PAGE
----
Leachman also won the Oscar for Best Supporting Actress in 1972 for her performance in The Last Picture Show, and the long list of her other memorable work includes Young Frankenstein and Malcolm in the Middle, with the latter winning her two additional Emmys in the 2000s. In 2011, she was inducted into the Television Academy Hall of Fame — and Variety notes that at age 82, she became Dancing With the Stars' oldest contestant in 2008.

"Cloris Leachman was a comedy legend," the Academy of Motion Picture Arts and Sciences tweeted Wednesday. "From a groundbreaking role on The Mary Tyler Moore Show to the films of Mel Brooks and her Oscar-winning turn in Peter Bogdanovich's The Last Picture Show, she never lost her ability to shock, delight and surprise us. She will be missed." Brendan Morrow

January 27, 2021

Frank Biden, President Biden's brother, was featured in a newspaper ad for the Florida-based law firm where he works that ran on Inauguration Day in the Florida-based Daily Business Review, CNBC reports. In the ad, which promotes an environmental lawsuit against a group of Florida sugarcane companies, a picture of Frank Biden, a non-attorney senior adviser for the firm, is accompanied by quotes touting his relationship with his brother.

"My brother is a model for how to go about doing this work," one quote reads, while another states "the two Biden brothers have long held a commitment to pushing environmental issues to the forefront; the president-elect has vowed to rejoin the Paris Agreement and wants to set ambitious greenhouse gas reduction targets, for example."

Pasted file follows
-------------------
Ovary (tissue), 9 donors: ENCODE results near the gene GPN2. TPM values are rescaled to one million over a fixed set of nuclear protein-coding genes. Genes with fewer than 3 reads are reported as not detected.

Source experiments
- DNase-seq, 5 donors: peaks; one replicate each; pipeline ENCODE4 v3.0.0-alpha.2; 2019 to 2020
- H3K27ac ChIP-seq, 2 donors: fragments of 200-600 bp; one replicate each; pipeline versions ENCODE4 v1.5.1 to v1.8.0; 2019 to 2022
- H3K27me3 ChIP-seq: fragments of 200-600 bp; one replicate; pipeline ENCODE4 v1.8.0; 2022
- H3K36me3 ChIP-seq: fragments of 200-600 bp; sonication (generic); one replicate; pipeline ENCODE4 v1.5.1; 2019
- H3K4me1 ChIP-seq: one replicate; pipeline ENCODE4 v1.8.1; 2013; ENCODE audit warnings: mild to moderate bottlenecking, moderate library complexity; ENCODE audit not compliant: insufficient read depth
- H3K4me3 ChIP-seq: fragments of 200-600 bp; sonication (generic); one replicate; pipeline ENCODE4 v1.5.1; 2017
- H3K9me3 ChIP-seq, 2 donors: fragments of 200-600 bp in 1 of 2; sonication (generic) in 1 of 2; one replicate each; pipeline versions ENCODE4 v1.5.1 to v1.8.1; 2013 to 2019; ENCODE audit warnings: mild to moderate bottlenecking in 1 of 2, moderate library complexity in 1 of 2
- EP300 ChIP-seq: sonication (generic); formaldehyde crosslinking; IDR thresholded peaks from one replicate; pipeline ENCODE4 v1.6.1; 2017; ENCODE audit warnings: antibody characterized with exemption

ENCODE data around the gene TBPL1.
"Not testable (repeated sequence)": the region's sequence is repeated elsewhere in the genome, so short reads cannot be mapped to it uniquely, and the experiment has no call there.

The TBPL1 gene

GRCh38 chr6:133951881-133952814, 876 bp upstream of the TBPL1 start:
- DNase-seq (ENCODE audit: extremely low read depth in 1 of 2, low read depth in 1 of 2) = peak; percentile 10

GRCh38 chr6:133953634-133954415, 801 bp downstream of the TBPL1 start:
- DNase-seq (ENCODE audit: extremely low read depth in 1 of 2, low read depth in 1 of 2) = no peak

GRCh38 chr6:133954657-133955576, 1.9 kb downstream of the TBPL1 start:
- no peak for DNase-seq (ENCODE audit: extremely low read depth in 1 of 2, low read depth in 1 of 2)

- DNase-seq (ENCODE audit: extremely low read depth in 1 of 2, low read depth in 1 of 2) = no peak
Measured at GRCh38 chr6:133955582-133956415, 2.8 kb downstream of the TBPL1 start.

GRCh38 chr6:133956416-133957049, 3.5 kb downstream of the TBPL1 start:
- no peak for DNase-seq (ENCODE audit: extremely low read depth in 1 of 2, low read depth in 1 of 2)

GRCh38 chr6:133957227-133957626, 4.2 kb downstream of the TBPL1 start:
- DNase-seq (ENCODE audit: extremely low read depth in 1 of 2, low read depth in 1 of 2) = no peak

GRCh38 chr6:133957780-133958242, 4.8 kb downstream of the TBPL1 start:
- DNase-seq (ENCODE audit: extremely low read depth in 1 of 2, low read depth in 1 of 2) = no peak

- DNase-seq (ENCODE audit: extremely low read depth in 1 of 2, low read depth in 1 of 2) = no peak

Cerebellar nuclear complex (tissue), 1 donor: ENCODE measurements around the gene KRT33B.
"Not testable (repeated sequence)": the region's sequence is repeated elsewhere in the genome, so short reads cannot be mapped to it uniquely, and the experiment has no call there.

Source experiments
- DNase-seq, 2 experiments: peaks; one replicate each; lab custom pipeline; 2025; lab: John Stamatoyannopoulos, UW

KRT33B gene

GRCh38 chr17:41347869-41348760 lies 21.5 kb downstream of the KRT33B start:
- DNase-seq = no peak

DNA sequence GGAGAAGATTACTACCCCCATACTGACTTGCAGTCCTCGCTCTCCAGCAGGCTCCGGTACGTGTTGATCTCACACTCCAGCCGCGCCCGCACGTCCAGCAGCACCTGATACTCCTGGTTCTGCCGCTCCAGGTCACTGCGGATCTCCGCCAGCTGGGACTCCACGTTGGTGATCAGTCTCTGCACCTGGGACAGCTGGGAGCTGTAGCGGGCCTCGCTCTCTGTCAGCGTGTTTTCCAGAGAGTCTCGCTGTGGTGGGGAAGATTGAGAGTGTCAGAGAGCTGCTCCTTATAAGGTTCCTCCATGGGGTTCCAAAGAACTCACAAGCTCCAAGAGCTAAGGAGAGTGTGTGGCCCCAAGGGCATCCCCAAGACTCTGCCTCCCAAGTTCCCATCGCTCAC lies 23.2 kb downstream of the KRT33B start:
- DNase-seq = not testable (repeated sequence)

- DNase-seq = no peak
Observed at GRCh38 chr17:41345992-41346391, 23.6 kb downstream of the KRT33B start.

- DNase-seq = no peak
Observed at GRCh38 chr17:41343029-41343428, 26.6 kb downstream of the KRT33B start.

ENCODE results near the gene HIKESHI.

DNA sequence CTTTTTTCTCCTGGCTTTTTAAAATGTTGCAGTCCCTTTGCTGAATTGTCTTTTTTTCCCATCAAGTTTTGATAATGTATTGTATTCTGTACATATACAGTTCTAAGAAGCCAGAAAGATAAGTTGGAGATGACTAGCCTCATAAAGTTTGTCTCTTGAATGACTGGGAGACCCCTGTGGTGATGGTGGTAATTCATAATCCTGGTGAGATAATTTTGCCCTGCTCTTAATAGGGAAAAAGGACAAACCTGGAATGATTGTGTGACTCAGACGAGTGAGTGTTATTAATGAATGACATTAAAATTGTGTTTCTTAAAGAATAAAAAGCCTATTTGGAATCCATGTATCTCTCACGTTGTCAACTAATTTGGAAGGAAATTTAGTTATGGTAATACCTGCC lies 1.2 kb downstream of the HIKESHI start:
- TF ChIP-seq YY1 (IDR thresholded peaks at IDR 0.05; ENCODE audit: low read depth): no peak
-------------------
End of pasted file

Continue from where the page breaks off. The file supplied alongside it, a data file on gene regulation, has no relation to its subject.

Richard Painter, who served as former President George W. Bush's chief White House ethics lawyer, said Frank Biden had a right to run the ad, but suggested it wasn't a good look for him or the new administration, which he said should encourage Frank Biden not to promote the family name and make it clear senior White House officials shouldn't engage with him. "The Biden White House has to have a very strict protocol on the using of the Biden name," Painter told CNBC. "Brothers, law firm associates, and anyone else who is using the Biden name should not be contacting the president or anyone else working with the president."